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Surfers, beware: the boss can see you

Internet libertarians argue that parents should use technology to police their children's access, but what some might not realize is that their bosses may be planning to do the same thing.

Internet libertarians argue that parents should use technology to police their children's access, but what some dedicated Net surfers might not realize is that their bosses may be planning to do the same thing.

Motivated by studies that say employees are spending lots of company time looking at Web sites unrelated to their jobs, businesses are increasingly turning to technology, such as the Net Access Manager software released this week by SeQuel, to regulate their employees' Internet access.

Net Access Manager, for example, lets employees monitor use of the Internet by an individual employee, a department, or the entire company. The filtering engine provides employers with charts detailing exactly which sites are visited and by whom, all without the employee knowing they are being watched.

Beyond just monitoring access, the software also allows employers to actually block employees from getting to specific Web sites, Telnet, Newsgroups, online services, or even email. Only if they try to enter a prohibited site will employees learn that they are being monitored.

The software monitors usage without slowing down browsing speed or accessibility, according to SeQuel. Net Access Manager officials said the technology will be most effective if it is run on a dedicated server inside a corporate firewall because the technology tracks all inbound and outbound traffic by IP addresses.

Net Access Manager runs on Windows NT, OS/2, Novell, and Unix servers. Windows NT software will sell for $1,095 when it ships at the end of the month, according to SeQuel officials. Beta versions can be downloaded from the company's Web site.

SeQuel is not the only company to help employers rein in what they perceive as productivity lost to the Net. Webster Network Strategies' WebTrack service can provide an employer with a report of sites visited by individuals or departments and the amount of time spent at each site. The reports break sites into 16 categories, including sex, gambling, alternative journals, job search, and sports. Like Net Access Manager, WebTrack also lets employers block selected sites.

About 100 companies now use WebTrack, said Julie Novak, Webstar Network sales and marketing manager. WebTrack reports indicate that the most popular sites contain sexually related content, followed by sports. While many companies initially turned to the service out of fear that their employees were spending work time looking at sex-related sites, Novak says employers are worried that workers are just wasting time, period.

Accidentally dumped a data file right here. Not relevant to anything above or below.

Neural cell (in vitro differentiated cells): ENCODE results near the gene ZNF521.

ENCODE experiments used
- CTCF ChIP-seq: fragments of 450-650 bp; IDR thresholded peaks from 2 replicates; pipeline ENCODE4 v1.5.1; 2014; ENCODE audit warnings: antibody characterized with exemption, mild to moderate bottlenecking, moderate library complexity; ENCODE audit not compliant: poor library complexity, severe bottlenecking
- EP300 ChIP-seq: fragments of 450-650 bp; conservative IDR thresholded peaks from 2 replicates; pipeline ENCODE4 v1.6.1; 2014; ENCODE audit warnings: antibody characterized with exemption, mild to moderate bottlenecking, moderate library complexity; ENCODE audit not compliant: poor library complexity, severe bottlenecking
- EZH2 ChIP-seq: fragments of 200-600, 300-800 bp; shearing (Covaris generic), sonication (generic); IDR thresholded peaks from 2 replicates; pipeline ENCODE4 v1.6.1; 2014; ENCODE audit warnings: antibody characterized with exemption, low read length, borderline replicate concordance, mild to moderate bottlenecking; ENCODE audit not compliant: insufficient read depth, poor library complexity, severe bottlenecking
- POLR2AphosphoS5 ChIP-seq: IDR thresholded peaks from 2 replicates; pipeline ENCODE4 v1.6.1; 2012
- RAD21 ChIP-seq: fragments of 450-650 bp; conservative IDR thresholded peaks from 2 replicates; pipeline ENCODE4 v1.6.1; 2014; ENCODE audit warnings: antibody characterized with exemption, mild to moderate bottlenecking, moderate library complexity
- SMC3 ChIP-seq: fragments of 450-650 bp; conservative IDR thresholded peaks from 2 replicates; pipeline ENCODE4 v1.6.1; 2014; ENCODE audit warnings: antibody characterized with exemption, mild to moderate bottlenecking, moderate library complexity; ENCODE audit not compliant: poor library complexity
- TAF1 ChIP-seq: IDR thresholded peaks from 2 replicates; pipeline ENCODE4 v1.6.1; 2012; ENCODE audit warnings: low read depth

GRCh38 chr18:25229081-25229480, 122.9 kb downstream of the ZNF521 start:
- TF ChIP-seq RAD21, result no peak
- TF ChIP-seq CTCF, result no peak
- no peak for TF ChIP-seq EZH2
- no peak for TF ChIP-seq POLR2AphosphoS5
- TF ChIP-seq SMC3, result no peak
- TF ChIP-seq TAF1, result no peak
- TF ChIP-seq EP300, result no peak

"We have found that sex isn't the problem anymore--productivity is," she said. A recent analysis found that one company was losing $127,000 a year to the Web in lost work hours.

Employers have to spend to figure out how much they're losing: companies with 250 workers average $4,995 annually for Web Track reports and those with 500 average $6,995.

Many companies still hesitate to block site access, however, afraid that such actions would cause an anti-Big Brother revolt. But Novak believes that many more eventually will start regulating access on top of monitoring it.

"Most of the companies don't know how to deal with this yet, but when they find out that a lot of employees are sending out resumes on company time they respond," Novak said.

Before they take that step though, many employers are trying simply to embarrass their employees off non-work sites during work hours. "One company asked for a list of their top ten surfers and posted their names on their intranet with the sites they visited," Novak said. "They weren't happy."

Not all employers are worried about where their workers are surfing. Some say it is important for employees to become comfortable with the technology.

"We encourage our employees to become more familiar with the Internet. We don't consider frivolous usage to be a problem," said Tim Breuer, an IBM spokesman. "We don't plan to monitor our employees in the future."

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